There's more to a roof than meets the eye
Silvers stressed it was no one’s fault that there were problems with the roof, but just like a roof on a house “it only lasts so long.”
Following the School Board meeting Monday night, member Gary Silvers explained how the roofing systems work at Benton Elementary, Chilhowee Middle, and Copper Basin Elementary Schools. Silvers stressed it was no one’s fault that there were problems with the roof, but just like a roof on a house “it only lasts so long.”
Silvers explained that the roof structure was made of angle iron. The iron holds up a decking panel, which holds a lightweight concrete. Roofing materials is on top of the concrete.
Because the roofs are flat, drains are installed to ensure rainwater does not sit atop the roof. Silvers said all water should be gone from the roof within 12-24 hours of a rain in order for the roofing material not to deteriorate or the water to cause stress on the roof.
Over time, a roof will gradually sink lower. The roof drains, however, remain in place. This, Silvers said, is part of the issue once a rood is past a certain age. The drains cannot properly work if they sit slightly above the rest of the roof. When water can’t drain and sits on the roof, the roofing material begins to deteriorate. Silvers said patching and tarring, or using a foam covering, might stop the leaks, but is only a temporary fix.
If water continues to sit on top of a roof, over time it eats away at the covering. The major problems come when that water begins to leak into the structure of the roof. If water consistently leaks and gets onto the iron structure holding it up, the iron can develop rust and will eventually weaken.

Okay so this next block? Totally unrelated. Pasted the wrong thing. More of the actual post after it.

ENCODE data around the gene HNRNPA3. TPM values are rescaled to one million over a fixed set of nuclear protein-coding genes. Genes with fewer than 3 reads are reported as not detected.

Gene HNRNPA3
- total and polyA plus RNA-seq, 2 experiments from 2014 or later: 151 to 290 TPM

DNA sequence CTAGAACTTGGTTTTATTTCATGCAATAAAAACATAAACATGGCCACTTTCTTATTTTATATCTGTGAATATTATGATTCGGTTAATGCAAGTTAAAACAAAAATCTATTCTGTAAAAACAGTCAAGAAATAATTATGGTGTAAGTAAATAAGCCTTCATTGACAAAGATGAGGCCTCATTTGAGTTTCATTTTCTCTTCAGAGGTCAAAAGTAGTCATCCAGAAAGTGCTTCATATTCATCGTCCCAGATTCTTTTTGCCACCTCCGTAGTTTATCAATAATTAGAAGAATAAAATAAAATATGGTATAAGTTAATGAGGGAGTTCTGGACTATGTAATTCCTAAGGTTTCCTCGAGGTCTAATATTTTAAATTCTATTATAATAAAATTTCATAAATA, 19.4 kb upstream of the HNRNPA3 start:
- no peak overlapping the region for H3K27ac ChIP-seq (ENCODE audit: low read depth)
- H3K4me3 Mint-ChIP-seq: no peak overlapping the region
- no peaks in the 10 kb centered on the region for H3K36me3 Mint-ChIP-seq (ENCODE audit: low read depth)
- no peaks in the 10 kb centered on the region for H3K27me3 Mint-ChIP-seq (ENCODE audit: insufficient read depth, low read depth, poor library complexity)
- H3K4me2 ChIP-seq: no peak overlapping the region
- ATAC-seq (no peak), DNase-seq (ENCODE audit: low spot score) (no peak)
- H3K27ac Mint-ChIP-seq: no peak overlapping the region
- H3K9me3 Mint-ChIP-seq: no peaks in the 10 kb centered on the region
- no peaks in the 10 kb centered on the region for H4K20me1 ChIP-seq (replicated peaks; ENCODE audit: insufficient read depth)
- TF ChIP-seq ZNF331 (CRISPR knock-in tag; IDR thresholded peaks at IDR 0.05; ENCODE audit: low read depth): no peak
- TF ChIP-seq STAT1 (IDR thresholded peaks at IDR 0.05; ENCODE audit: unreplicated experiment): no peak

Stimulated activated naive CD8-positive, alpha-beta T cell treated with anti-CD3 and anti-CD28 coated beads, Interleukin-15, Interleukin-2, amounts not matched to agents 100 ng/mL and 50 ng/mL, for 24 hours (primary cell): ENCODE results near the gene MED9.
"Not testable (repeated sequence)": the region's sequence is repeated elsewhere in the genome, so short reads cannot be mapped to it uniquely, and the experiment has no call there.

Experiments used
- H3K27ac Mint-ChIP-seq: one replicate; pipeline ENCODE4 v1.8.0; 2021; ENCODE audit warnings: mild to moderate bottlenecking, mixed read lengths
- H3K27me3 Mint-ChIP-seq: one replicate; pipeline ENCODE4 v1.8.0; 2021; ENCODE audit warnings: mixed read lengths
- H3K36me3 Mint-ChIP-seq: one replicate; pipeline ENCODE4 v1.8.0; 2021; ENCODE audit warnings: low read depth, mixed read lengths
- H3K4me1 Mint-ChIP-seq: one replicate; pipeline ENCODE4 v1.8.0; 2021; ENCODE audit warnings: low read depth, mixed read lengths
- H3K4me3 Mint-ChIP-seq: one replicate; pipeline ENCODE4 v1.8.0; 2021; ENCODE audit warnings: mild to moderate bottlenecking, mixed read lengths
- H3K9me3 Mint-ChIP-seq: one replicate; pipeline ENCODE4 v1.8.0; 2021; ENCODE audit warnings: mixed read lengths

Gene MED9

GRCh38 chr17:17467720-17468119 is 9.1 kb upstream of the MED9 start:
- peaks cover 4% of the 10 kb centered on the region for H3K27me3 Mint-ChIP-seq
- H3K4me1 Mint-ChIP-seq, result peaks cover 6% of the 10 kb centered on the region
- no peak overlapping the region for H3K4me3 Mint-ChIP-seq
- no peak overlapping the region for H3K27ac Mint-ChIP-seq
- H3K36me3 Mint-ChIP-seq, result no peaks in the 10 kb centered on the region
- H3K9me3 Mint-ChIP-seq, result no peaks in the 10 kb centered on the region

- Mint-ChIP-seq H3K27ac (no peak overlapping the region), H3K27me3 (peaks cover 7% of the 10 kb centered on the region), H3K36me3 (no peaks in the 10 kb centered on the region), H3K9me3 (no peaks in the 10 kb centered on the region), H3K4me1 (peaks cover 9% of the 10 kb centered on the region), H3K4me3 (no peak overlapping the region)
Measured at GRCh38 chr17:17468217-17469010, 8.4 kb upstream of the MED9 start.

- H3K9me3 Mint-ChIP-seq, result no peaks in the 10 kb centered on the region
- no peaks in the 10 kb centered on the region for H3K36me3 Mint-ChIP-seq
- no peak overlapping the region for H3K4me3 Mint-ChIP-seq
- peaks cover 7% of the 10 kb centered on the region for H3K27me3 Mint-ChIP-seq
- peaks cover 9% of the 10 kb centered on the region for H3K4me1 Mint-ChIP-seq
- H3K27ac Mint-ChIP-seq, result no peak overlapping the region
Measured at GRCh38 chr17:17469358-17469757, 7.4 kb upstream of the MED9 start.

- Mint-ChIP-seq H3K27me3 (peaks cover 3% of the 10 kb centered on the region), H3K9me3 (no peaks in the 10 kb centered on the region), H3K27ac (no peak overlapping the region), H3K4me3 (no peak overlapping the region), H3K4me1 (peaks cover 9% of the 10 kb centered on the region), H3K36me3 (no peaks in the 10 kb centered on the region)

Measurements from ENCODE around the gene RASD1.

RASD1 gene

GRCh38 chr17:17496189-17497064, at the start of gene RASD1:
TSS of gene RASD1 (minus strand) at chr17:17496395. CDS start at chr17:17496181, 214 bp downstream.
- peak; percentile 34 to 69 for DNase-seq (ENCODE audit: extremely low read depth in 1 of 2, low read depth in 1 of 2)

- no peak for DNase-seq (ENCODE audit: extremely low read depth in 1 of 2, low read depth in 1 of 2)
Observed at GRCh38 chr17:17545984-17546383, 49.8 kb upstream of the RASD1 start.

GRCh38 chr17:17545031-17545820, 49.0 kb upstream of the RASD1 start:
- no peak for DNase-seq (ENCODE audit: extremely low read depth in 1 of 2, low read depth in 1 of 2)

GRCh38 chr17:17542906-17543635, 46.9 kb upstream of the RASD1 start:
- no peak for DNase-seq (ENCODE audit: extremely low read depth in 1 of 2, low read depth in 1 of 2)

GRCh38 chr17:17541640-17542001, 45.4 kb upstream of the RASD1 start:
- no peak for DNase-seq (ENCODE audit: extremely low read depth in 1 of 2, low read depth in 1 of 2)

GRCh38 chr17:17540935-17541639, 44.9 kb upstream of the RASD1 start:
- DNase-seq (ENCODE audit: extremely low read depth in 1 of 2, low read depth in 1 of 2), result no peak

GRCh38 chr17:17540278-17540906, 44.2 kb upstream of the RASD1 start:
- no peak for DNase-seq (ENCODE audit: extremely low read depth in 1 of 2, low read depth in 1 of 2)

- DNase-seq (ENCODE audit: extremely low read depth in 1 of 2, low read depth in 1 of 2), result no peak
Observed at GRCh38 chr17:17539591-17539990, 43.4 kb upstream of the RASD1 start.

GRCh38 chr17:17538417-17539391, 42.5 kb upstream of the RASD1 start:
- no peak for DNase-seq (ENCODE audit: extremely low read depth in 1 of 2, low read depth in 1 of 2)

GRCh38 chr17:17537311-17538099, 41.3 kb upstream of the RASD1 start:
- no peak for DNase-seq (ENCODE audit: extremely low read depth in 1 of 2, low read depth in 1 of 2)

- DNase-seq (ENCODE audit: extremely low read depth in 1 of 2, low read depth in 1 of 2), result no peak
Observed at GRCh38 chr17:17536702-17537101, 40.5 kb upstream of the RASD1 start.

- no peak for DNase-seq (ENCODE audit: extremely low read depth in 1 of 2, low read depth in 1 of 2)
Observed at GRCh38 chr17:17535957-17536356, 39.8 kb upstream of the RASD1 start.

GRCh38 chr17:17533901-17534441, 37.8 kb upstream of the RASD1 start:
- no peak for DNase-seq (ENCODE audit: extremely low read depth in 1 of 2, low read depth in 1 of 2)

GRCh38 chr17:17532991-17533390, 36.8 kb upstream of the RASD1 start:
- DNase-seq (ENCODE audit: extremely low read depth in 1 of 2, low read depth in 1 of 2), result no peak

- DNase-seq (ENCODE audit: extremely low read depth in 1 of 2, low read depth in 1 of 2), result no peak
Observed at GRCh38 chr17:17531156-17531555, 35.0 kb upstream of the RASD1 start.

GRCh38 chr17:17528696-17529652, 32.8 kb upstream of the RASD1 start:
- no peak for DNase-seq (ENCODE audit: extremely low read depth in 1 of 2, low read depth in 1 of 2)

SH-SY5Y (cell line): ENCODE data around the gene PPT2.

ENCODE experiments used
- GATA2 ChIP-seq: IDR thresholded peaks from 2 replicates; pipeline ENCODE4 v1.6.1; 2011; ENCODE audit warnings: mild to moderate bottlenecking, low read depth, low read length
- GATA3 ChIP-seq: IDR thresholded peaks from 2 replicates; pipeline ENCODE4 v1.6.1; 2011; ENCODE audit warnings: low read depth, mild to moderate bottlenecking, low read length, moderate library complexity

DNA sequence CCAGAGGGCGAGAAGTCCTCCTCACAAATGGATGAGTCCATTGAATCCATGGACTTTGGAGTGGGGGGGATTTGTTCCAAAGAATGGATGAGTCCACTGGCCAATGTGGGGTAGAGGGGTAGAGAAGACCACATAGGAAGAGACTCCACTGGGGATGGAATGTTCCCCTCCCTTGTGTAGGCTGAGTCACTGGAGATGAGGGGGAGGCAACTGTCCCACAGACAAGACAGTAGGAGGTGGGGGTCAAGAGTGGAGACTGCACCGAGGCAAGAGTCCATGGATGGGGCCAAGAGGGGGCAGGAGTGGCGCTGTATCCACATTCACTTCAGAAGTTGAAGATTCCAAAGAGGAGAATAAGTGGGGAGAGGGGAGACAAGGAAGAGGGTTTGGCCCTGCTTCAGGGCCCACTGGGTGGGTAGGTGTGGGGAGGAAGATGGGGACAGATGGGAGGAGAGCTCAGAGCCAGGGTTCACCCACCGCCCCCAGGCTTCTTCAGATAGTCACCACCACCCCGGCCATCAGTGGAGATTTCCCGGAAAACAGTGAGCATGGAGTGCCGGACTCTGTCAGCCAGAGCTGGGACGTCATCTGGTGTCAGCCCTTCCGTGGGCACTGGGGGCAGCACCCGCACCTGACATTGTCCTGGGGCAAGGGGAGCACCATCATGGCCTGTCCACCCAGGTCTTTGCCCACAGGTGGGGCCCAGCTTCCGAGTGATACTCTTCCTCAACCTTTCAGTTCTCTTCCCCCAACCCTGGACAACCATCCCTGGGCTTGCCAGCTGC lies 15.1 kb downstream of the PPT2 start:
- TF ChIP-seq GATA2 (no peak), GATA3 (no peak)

According to Silvers and Board member LW Smith, this has already happened in a portion of Copper Basin Elementary School. On a section of the library roof, the concrete was exposed and crumbled. Repair work for that section was done just before school began.
The structural integrity of an entire roof is not in jeopardy if certain sections of the iron have begun to rust and weaken. The structure of the roofs is made up of a series of many bar joists throughout each school. Those which have been compromised can be replaced; those which are in tact and undamaged do not cause a problem. Cost of replacing the roof depends upon how much of the system below it needs to be replaced.
In order to ensure the iron does not rust or weaken, the roof above it must be in tact and not carry standing water that can eat into the roofing material or put stress on the structure.
Silvers said roofs at both schools needed to be replaced. He said Copper Basin Elementary School’s roof was more deteriorated than Benton Elementary’s, but neither could be fixed by simply fixing leaks.
Polk County News | P.O.
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